When Formula 1 first touched Indian shores in 2011, there were several who questioned the need to have an expensive sport in a country suffering from poverty, malnutrition and unemployment. Now, when it has been scrapped for a year, some are asking the Union sports and tourism ministries to step in to secure its long-term future.
Rewind to 2011. When Red Bull champion Sebastian Vettel took a drive to the Taj Mahal, he chose to call it a humbling experience - not memorable, not grand, not picturesque; humbling. "It definitely brings your feet back on the ground in many ways and makes you understand a lot of things," he had said on the 200 kilometer drive. "It's an inspiration and makes you appreciate things you take for granted." An obvious reference to the deprivation he saw.
Lewis Hamilton too had echoed Vettel's thoughts. "You can't forget the poverty in India. It's difficult coming here for the first time, you realise there's a big divide between the wealthy people and the poor people,"
And yet, two years on and at a time when the 2014 calendar has given the Indian race a skip due to 'political reasons,' the long-term future of the race is being seen dependent on central and state government's enthusiasm.
"If F1 has to be in India on a long-term basis, the government of India should own the event like it is their own event, not only look at it as a Jaypee event," said Jaypee Group MD Sameer Gaur - promoters of the race - in an exclusive interview to NDTV. "There are many governments around the world that share the F1 license fee." (Full interview here)
As many as 16 of the 19 races in the current F1 calendar may be sponsored by the governments and Gaur may have also cited the Singapore model in particular. The reality though remains that while sharing the license fee may not exactly take a 'massive toll' on the national economy, it may rather be used for more urgent needs - perhaps for people in Greater Noida at least!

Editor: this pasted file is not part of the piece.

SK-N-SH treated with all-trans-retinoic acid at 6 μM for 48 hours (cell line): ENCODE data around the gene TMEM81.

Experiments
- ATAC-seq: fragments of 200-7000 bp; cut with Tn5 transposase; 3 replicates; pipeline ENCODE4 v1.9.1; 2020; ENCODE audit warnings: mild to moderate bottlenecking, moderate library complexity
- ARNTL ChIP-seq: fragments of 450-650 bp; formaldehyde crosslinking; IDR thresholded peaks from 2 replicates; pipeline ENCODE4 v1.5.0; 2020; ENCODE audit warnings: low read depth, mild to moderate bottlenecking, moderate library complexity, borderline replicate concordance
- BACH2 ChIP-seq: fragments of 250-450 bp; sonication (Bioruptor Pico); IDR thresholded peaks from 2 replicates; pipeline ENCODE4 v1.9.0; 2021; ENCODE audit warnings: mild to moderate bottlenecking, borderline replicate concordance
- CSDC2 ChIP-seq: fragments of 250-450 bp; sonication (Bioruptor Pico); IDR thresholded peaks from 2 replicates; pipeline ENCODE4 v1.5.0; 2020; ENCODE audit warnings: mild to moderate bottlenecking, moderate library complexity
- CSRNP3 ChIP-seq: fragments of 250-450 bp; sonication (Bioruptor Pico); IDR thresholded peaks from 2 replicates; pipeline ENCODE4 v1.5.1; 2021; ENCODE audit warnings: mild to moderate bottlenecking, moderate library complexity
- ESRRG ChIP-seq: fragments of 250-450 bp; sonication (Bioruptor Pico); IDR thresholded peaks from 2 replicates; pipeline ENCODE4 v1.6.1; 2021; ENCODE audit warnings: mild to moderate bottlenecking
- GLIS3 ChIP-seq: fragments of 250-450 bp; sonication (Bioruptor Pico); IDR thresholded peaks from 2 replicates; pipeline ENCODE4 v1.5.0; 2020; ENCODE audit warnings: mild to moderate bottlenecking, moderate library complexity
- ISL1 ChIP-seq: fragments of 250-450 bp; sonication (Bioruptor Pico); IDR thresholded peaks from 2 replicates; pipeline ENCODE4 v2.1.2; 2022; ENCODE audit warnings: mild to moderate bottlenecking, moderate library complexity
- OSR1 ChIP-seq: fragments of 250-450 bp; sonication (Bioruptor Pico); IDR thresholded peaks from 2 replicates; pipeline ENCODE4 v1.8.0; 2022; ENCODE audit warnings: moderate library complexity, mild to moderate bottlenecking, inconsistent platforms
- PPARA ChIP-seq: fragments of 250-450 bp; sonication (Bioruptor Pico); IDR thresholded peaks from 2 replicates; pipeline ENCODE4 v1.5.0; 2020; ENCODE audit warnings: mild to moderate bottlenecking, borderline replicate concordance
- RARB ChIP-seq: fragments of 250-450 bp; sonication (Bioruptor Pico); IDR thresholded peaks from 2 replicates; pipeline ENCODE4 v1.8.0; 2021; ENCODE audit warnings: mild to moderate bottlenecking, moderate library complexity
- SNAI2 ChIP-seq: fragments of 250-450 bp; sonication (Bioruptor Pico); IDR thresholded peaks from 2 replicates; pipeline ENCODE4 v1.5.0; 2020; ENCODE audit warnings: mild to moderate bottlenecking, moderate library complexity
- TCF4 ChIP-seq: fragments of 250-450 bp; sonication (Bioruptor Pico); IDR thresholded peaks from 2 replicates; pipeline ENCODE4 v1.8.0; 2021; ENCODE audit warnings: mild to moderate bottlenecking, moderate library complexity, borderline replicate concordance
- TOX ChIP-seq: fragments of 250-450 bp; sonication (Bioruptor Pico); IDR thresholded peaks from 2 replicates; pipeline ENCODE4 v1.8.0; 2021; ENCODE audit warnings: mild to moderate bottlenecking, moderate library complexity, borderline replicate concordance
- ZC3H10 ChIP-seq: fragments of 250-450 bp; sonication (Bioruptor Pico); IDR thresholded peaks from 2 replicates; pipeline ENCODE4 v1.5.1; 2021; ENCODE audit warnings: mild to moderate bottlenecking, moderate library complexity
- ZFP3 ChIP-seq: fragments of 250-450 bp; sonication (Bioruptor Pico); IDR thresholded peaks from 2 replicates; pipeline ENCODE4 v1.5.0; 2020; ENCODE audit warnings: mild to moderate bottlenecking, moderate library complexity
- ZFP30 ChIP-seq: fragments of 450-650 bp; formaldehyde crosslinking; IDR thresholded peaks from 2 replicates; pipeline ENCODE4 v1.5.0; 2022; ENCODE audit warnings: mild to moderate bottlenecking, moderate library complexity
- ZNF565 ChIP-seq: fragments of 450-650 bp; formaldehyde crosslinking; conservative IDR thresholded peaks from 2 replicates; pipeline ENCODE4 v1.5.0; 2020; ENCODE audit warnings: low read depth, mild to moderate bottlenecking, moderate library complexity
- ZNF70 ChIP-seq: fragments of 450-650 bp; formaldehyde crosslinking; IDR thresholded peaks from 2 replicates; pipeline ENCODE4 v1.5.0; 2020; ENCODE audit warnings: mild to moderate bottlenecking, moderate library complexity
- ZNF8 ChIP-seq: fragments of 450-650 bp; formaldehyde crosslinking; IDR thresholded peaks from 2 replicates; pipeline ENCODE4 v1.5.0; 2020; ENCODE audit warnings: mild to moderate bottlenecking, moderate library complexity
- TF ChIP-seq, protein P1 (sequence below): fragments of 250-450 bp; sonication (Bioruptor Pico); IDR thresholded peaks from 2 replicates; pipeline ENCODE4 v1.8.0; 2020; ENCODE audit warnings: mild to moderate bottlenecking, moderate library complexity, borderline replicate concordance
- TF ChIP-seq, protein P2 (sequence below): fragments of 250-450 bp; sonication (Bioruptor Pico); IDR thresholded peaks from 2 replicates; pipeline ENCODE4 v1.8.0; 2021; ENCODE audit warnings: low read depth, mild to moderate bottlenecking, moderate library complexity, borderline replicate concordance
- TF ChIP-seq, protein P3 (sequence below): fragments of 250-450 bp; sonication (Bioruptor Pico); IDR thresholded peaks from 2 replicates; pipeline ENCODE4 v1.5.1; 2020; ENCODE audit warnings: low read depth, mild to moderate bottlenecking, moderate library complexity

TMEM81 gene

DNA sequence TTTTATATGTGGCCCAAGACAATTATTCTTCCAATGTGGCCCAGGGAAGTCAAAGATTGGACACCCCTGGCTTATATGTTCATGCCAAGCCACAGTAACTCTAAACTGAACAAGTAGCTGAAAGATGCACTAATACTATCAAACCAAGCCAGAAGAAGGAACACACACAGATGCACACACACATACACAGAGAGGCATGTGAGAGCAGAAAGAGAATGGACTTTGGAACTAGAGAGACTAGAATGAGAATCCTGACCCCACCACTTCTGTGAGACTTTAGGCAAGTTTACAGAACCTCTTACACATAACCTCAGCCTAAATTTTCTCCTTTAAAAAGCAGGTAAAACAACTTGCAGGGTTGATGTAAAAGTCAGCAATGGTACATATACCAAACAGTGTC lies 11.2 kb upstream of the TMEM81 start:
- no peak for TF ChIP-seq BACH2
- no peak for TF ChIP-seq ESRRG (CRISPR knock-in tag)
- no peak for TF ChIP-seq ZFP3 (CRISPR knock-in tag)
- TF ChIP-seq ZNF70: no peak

I am not an anti-F1 activist. Neither do I argue that sports should be last priority in a dwindling socio-economic set-up. If anything at all, watching F1 cars reach mind-numbing speeds in a blatant celebration of engineering excellence has always fascinated me. And yet, when Indian athlete PT Usha said that hosting the F1 here was a waste, some of her words did ring a bell. "I feel very bad because such hi-fi business has nothing to do with 99% of Indians," she had said.
Even shooter Gagan Narang admitted that mass appeal and benefit can hardly be realized even though he was pleased with F1 coming to India. "Let's face it that the sport is not for everyone. Only people with money will have the access. It has to be marketed well. I have heard from Indian friends abroad that turning up for Indian GP is more expensive than Singapore GP. That beats the purpose," he had said days prior to the inaugural race.
Motorsports and F1 in particular are niche sports. Let's face it, most of us are 'privileged' to have F1 cars zoom out of our LED sets and race meters away from our eyes for two years now. In a country like ours though, where most hardly know how to read let along make sense of KERS, DRS and Pirelli tyres' dilemma, how can government intervention really help? And why is it needed at all?
Counter logic? Advocates of government support for the race may now say that by the above arguments, the sports ministry should be wrapped up! "How is government initiative in F1 any different from its measures in all other sports?" some may ask. "It is to develop a sport, isn't it?"
Well, for starters, popularizing F1 will hardly have young boys and girls turn up in huge numbers for 'racing clinics'. Unlike sports like hockey, boxing, wrestling among others, academies for race training just isn't feasible or practical in a country like ours in the foreseeable future. So, developing our own talent remains a dream. Then again, there is the whole national prestige and sporting culture argument which F1 hardly addresses but that is a completely different debate.
Then, if popularizing the sport is for viewership/fan base and not as much for participation and national glory, won't a robust social-marketing team be a more practical solution, even if massively incomparable to steps a government can take?
This may be a gross over-simplification of a complex issue. Fact though is that while India may or may not deserve to host an F1 race in the current and near future, getting the government to step in is a 'brave' proposal. There are far more important aspects that it needs to, and has mostly failed to, address. F1 in India cannot be a shining example of our global dominance when the basic tenants of life remains in pathetic pit-lanes of cities and villages everywhere here.
Note: The views expressed above are solely of the author.